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Horse Slaughter Debate in the Courts

Animal rights supporters work to prevent opening of horse slaughterhouses.
(GALLATIN, Mo.)  The emotional and controversial practice of horse slaughtering will be fought in the courts.

While a former cattle and hog plant in Gallatin is retrofitting its operation to begin slaughtering horses, animal rights groups are trying to shut them down before they even get started.

The Humane Society of the United States won a 30-day restraining order against horse plants in New Mexico and Iowa, keeping them from opening. That ruling also affects Rains Natural Meats of Gallatin from beginning its operation.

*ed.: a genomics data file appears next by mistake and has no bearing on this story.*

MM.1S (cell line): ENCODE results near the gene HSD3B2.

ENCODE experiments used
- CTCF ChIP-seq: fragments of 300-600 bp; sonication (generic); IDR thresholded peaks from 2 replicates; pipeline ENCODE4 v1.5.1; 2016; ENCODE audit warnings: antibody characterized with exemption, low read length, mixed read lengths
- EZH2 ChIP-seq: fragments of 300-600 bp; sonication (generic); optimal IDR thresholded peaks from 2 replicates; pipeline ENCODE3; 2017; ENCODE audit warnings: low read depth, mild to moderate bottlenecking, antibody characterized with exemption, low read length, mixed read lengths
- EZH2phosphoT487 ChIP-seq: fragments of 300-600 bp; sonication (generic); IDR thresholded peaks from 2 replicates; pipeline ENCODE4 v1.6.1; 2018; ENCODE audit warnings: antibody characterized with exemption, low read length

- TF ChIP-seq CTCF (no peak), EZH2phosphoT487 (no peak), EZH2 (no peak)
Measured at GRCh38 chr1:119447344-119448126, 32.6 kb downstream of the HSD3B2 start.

Those against horse slaughtering say it is about more than horses being companion animals. They say it's a matter of safety.

"Horses receive phenylbutazone," said Amanda Good of the Humane Society of the United States' Kansas City office. "It is a very common drug given to horses, it's a pain reliever. To send these animals that receive this drug to slaughter is a great danger to humans. These drugs are known as cancer-causing agents and there's no record of what animal in the United States has been given these drugs."

Meanwhile, those on the other side of the issue say there is a market for horse meat, both in the U.S. and around the world.

They say that regulations are in place to ensure horse meat is safe for consumption and that horse slaughter is a humane way of addressing a large horse overpopulation problem.
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